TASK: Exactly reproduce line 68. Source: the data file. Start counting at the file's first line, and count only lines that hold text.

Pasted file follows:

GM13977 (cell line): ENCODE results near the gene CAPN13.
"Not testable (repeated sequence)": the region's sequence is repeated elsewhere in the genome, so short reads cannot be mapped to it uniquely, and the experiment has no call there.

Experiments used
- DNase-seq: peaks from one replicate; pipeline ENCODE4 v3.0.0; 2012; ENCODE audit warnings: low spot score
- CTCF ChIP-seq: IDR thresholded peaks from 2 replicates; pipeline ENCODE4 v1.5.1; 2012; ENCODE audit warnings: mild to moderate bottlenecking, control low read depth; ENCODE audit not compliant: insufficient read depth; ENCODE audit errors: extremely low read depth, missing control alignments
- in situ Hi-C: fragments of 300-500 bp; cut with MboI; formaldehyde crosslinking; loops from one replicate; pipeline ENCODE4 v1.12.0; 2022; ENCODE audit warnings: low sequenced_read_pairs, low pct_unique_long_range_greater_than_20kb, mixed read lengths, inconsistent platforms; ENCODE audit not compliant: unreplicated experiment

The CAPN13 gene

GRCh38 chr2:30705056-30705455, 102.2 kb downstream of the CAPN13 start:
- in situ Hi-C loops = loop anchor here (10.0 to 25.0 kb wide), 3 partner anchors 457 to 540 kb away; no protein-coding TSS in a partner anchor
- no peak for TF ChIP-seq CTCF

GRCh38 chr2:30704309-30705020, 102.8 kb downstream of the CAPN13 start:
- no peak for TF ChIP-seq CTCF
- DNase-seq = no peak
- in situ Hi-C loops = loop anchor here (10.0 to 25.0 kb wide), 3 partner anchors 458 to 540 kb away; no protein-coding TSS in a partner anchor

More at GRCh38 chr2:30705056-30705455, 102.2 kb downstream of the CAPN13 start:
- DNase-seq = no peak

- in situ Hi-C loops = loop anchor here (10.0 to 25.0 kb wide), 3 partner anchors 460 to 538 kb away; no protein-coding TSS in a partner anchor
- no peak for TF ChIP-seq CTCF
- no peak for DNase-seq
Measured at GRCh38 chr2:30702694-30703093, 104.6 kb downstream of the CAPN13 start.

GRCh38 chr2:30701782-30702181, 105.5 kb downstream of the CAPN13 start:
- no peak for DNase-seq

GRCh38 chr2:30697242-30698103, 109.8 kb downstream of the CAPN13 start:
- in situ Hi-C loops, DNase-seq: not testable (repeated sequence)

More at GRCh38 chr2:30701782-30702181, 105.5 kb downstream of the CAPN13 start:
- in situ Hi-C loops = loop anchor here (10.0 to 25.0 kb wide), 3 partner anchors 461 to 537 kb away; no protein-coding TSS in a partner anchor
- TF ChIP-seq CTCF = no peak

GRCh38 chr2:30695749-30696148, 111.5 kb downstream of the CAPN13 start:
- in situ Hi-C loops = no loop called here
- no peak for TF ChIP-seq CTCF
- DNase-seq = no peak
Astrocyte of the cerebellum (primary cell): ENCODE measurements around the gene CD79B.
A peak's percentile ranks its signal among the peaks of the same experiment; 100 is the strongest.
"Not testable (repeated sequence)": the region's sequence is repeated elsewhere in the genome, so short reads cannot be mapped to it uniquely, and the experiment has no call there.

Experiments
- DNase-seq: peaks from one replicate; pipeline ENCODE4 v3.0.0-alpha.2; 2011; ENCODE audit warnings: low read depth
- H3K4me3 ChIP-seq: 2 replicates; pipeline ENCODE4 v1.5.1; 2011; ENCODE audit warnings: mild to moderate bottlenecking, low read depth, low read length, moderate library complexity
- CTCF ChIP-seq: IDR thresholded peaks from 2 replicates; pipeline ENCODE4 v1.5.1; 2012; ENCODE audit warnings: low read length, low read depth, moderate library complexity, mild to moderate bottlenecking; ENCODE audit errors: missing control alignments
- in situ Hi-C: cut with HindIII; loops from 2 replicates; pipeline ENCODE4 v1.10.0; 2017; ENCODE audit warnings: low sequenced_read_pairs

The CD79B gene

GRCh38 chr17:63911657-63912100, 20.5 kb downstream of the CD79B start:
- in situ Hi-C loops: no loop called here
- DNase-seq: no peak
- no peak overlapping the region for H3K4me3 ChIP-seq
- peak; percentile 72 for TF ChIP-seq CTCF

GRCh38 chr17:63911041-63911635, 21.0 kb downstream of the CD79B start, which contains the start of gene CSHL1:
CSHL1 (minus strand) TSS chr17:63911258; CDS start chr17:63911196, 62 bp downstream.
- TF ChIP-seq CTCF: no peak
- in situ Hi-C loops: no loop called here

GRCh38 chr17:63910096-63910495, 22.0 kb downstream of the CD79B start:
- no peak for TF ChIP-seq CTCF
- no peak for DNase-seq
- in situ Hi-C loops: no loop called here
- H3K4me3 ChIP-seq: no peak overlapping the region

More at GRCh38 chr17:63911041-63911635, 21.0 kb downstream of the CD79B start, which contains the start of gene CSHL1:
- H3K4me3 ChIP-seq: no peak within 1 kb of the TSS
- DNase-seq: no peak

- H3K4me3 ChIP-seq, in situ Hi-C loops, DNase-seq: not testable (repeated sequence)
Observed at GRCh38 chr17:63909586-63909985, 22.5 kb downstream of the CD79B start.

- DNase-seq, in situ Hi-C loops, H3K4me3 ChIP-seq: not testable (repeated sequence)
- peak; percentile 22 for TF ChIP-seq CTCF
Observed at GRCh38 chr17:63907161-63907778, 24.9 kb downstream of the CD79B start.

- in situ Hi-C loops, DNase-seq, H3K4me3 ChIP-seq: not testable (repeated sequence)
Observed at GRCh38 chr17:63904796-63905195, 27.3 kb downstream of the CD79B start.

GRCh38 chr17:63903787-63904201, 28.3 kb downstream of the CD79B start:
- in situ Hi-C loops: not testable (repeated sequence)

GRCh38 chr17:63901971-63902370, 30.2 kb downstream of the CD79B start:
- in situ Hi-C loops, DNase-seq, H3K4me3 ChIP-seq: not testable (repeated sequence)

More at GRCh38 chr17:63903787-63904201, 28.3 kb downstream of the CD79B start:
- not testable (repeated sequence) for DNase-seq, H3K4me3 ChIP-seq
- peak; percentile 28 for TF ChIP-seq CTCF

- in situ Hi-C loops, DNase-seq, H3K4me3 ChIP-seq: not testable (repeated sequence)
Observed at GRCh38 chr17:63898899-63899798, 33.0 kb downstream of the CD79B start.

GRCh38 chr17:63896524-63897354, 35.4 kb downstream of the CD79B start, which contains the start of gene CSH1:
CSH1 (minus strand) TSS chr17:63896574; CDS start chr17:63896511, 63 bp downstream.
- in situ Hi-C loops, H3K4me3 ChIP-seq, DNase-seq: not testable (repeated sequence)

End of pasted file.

- in situ Hi-C loops, DNase-seq, H3K4me3 ChIP-seq: not testable (repeated sequence)